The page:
The Infonicks Manifesto on Knowledge Worker Needs
Infonicks has experience of meeting real-world users’ expectations and of working with a variety of information sources and formats. It is well known that it is difficult to achieve a comprehensive, reliable, current, constantly updated, easy to find information system if it depends mostly on simple redirection to other information sources.
The information, news, and data required for a portal, newsletter, web site, news feed or for delivery via mobile devices is only partially available on the web today.
There are further issues concerning information which is:
- not easily identifiable, or is scattered on different web sites;
- is often incomplete, unstructured, or lacking comparative figures
- can be wrong, unreliable or even misleading, or based on unknown sources
- requires prior knowledge of catalogues, providers, or other data repositories
- exists only in certain languages or in publications without web presence
- is offered only by paid sources
- is not available in digital form
A number of major media organisations – Reuters, Factiva, Outsell, Lexis-Nexis – have carried out extensive researches into the habits of knowledge workers (employees who use information to perform their duties). The majority of knowledge workers:
- Do not want to make more than three clicks when searching for information
- Prefer to use “one stop shop” solutions
- As a rule rely on one or two favorite/trusted information sources
- Are reluctant to venture further into Internet due to lack of time and uncertainty about what they are going to find
- Have very negative attitude towards solutions involving more than one registration (UN/PW) in order to obtain the information they are looking for. They expect “one password to open all doors”
- Complain about confusion and disrupted productivity when using web resources in different languages, with a different structure, different ways for information display
Infonicks’ insights are based on personal interviews with knowledge workers from EC in Brussels, UN in Geneva, Vienna and New York, IOC in Lausanne, OPEC in Vienna, Siemens, Volvo, Deutsche Bank, Novo Nordisk, Europol, Interpol, Fortis Group, Bank Austria, E&Y, PwC, Nokia, and others.
The ideal on-line information solution for professionals should have:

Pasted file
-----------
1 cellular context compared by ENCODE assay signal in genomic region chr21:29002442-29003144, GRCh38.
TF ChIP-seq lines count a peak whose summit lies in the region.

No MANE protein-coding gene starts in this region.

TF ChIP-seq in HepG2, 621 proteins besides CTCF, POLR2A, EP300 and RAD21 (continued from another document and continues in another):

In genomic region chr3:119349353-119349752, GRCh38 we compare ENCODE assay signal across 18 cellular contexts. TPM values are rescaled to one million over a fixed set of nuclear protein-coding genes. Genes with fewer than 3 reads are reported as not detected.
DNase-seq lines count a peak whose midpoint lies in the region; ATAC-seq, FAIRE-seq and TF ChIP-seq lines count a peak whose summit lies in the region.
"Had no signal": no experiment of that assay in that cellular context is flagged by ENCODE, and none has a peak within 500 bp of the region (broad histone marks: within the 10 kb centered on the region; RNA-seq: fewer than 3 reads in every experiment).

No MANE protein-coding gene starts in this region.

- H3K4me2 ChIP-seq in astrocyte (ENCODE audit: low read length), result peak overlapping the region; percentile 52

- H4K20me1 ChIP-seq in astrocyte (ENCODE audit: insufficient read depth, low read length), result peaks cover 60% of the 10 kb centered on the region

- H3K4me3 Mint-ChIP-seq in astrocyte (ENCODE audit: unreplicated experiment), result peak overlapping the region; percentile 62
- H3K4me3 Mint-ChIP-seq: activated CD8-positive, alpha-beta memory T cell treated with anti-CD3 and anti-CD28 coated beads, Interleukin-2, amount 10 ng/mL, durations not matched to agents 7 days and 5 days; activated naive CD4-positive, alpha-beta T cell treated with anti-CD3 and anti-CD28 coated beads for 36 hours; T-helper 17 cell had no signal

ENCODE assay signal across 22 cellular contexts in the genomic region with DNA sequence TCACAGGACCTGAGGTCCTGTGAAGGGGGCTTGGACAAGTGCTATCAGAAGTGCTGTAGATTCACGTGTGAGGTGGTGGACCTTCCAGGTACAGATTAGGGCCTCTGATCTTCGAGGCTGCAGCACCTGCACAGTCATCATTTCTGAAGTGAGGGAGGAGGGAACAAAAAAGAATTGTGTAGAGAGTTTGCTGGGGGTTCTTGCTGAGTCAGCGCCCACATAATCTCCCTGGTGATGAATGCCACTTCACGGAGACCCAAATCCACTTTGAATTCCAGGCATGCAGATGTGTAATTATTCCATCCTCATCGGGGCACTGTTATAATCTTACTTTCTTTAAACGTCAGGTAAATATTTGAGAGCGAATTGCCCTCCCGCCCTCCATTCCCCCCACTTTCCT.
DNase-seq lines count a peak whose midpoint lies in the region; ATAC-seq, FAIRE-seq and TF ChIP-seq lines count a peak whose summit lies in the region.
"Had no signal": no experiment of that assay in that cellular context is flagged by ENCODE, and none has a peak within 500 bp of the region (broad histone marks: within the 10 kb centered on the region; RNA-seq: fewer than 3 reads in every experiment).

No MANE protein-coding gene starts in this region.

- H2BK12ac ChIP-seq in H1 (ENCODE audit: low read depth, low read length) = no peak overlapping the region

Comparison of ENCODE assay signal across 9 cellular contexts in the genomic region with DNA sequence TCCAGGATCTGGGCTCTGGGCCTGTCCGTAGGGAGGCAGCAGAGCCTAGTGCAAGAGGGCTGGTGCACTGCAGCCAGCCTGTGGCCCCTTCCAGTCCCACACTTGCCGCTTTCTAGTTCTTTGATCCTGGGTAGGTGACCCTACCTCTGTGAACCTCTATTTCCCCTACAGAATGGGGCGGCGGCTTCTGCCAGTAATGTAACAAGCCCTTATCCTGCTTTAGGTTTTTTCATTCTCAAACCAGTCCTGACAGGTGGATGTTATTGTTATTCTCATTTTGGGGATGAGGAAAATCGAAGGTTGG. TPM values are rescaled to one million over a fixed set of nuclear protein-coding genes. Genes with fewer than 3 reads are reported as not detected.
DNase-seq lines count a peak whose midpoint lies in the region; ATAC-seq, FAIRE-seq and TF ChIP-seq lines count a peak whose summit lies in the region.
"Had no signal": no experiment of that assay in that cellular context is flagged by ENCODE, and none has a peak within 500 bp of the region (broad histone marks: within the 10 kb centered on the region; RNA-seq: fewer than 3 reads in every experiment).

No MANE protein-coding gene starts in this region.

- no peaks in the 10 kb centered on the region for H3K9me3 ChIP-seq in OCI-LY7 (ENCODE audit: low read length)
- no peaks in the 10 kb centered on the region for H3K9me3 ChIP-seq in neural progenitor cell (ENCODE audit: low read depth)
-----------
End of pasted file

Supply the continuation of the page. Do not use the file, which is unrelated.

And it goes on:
- A clear and simple interface: breath and depth of content shown on ONE page
- Simple, logical, intuitive navigation – “minimum clicks for maximum access”
- Full personalisation capabilities, based on simple “tick the preferences” procedure
- Alert capabilities (“I want to know when something important happens in the field that is important for me”) linked to e-mail, mobile telephone (SMS), and PC (on screen flash)
- A daily “what’s new” overview or an e-mail based newsletter
- A two-tier information architecture
- An abstract for all current and background information, news and documents
- Full text of the above, linked to the abstract
- “Agency Style” presentation of text. Knowledge workers are unanimous in demanding news and information structured in this manner – an inverted pyramid model, with the most important facts, details, quotes, names to lead the text and the background and less important details follow.
This allows people to scan every item quickly and stop reading when they reach the level of detail they do not need for the execution of their current task. In contrast, most official documents, analyses and reports, use exactly the opposite model.
Some newspapers and magazines, mostly from outside UK and US, do not lead their articles with the most important information. Understanding and responding to this paradox is the key to the success of a decision-oriented information resource.
Plain English, designed to be understood by non-native English speakers, with brief sentences, clear punctuation, explanation of terms and abbreviations, even the difference between British and American English words or multiple terms describing the same (i.e. Avian Flu, Bird Flu, Chicken Flu or the same three but with Influenza – when this level of detail is missing, a search for information ends with incomplete results).
Search functionality allowing users to make complex as well as free text searches, based on taxonomy, eliminating duplications and helping pin-point the item needed.
When working for a portal/Intranet for example, there must be a clear differentiation from what a user can achieve using a generic search engine such as Google/Yahoo, given that these are rapidly increasing in sophistication.
The difference must be immediately evident in speed and ease of use, quality of decision-making information found, relevant format, and value-added tools for manipulation.
A portal/Intranet will work only if users return to it for information. They will not use it repeatedly if it offers low quality, outdated data and if it does not help them to make better decisions, improve productivity and ultimately, for commercial organizations – earn or save money.